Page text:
In October 2004, the school board in the small town of Dover, Pennsylvania, ordered its high school biology teachers to preface classes on evolution with the statement: "Darwin's Theory is a theory not a fact. Gaps in the theory exist for which there is no evidence." As an alternative to evolution, the school board suggested "intelligent design," a theory holding that life on earth could not have developed at random. Are there gaps in the theory of evolution that undermine its credibility? What should we make of "intelligent design"? And just what should we be teaching our children about the development of life on earth? Peter Robinson speaks with Massimo Pigliucci and Jonathan Wells.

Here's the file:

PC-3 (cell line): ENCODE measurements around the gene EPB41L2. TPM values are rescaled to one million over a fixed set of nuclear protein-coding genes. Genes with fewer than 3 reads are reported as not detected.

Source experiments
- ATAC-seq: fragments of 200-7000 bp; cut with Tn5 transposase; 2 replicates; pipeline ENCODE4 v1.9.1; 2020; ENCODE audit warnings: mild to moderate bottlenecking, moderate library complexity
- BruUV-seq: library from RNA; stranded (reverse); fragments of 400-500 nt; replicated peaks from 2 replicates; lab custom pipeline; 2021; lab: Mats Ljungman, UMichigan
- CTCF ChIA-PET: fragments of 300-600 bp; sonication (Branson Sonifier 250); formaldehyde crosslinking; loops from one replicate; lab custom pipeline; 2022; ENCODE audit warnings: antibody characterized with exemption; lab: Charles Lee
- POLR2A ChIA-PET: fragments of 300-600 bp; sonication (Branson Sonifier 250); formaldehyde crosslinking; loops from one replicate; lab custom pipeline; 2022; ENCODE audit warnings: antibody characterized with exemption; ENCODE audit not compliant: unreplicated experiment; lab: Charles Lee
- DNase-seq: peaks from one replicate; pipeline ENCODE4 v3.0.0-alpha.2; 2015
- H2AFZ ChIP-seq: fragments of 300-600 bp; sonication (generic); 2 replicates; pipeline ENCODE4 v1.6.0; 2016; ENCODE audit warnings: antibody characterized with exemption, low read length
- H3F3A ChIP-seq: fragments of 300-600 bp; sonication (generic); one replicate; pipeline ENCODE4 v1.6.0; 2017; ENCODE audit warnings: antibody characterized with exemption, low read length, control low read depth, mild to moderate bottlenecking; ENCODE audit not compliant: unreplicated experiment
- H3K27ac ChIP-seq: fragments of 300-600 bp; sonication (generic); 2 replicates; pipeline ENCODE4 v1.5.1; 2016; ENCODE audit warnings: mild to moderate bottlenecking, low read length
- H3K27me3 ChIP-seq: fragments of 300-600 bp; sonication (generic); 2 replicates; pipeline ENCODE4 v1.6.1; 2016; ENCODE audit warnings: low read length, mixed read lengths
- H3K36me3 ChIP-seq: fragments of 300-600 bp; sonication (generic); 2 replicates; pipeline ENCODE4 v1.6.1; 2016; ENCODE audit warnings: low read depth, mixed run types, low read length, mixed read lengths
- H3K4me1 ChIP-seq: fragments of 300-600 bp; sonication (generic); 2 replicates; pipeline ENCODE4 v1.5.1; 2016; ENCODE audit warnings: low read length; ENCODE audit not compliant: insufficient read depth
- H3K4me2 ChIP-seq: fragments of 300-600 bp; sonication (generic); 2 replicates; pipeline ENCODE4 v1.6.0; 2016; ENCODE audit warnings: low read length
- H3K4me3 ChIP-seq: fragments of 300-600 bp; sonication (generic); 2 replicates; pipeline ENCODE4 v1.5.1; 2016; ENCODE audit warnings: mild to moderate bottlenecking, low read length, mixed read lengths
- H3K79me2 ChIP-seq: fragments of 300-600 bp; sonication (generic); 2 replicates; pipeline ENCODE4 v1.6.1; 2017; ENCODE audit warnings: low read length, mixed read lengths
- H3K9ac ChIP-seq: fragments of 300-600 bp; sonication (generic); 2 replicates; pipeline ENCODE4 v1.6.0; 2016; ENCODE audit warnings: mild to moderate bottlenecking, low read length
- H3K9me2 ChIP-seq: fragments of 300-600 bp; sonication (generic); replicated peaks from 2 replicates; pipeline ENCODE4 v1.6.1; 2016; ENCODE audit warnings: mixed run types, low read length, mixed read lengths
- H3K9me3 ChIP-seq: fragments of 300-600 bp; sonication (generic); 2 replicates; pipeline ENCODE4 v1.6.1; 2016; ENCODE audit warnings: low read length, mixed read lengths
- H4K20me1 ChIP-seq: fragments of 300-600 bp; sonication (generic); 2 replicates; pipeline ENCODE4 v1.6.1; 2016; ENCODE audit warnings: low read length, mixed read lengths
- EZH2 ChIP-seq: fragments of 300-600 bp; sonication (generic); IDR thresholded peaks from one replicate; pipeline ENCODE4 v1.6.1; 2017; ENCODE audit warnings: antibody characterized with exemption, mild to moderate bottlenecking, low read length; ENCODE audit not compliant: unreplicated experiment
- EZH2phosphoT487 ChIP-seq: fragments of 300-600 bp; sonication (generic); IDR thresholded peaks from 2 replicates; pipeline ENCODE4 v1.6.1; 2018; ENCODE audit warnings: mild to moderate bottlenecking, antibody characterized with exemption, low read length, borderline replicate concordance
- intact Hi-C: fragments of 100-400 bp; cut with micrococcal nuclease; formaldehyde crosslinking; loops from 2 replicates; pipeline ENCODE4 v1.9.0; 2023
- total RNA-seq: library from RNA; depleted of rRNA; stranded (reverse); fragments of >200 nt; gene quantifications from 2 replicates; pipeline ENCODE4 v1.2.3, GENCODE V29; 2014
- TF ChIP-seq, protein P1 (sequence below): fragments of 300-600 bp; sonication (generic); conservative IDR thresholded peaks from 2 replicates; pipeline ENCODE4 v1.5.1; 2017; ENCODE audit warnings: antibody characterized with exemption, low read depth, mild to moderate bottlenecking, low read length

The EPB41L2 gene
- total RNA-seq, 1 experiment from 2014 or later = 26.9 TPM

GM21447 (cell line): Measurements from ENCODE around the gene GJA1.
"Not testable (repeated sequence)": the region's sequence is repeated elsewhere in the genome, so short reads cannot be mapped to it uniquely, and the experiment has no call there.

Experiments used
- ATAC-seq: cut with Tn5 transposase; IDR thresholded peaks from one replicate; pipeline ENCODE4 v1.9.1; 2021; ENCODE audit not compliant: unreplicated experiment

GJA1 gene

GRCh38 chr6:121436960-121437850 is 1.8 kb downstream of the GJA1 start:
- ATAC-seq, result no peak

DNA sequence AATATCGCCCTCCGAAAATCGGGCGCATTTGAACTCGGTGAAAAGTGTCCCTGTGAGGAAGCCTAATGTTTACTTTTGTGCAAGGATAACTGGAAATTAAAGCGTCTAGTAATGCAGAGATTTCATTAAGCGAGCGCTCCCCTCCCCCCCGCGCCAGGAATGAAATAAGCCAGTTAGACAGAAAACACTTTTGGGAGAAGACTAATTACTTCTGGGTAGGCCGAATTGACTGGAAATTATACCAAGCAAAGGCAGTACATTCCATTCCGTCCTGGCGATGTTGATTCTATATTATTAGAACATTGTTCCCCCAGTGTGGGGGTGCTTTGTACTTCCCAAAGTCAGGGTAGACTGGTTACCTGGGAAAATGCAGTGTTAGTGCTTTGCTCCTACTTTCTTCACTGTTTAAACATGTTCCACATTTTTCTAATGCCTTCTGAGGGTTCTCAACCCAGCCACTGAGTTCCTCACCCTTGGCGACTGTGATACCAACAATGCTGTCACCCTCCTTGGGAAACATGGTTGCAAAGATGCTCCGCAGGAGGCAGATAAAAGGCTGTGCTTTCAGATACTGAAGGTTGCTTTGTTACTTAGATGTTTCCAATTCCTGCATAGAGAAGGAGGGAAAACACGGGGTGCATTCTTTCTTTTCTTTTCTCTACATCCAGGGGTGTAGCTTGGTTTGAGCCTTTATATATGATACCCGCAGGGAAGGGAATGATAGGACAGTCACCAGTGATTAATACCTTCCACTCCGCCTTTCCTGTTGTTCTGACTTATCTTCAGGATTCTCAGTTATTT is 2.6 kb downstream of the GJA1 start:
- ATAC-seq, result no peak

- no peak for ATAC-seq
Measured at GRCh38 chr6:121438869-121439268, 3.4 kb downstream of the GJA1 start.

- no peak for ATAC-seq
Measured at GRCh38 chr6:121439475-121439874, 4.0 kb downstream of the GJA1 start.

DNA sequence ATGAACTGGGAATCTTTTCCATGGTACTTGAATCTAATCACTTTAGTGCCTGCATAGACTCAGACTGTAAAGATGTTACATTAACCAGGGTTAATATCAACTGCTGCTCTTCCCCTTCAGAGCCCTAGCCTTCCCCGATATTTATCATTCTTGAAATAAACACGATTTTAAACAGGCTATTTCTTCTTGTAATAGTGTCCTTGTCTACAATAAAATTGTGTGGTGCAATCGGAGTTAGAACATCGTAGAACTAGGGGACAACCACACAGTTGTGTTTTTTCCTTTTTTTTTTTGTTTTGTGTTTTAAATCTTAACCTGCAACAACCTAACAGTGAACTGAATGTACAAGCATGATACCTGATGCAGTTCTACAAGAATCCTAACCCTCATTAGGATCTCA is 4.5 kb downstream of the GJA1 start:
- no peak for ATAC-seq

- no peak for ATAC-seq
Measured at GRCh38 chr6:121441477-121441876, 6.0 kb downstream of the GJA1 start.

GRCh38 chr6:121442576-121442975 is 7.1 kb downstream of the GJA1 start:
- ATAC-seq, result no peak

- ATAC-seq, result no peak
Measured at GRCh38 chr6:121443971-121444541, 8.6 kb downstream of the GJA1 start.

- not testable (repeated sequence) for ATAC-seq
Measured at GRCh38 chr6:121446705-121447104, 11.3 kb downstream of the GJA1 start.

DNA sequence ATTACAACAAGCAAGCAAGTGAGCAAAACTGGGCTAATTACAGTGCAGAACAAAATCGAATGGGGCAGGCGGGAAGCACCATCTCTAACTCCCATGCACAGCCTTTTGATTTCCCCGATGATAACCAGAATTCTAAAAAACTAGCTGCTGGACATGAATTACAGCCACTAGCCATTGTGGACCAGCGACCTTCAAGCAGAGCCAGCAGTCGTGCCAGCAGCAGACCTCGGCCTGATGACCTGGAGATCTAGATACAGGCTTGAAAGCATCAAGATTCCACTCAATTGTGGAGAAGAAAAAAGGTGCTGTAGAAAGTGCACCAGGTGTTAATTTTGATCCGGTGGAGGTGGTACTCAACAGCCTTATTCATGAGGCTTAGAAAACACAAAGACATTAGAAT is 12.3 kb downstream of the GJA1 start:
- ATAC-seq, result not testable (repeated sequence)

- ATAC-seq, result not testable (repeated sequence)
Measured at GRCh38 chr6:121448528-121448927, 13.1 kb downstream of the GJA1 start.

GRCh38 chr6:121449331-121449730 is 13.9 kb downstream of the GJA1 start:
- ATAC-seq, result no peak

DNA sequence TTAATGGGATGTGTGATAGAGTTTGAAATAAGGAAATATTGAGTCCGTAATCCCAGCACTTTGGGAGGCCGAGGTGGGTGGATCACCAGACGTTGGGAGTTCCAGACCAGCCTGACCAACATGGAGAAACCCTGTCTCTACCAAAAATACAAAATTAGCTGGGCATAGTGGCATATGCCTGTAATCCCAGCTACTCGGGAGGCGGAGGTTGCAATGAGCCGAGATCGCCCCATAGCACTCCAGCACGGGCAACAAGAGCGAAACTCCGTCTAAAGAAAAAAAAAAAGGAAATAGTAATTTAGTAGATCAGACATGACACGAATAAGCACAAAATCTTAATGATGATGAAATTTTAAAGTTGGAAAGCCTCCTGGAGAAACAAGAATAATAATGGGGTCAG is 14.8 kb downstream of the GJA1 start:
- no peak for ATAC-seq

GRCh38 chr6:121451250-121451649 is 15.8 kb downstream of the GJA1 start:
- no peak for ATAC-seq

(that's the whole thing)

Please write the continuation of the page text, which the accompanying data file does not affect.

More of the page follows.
The notion of objective truth has been abandoned and the peer review process gives scholars ample opportunity to reward friends and punish enemies. . . .
The outgoing Stanford president reflects on the founding, and the future, of a truly great university.
Matt Ridley, author of The Rational Optimist, insists that we humans must face the truth about ourselves—no matter how good it might be. An interview with Peter Robinson.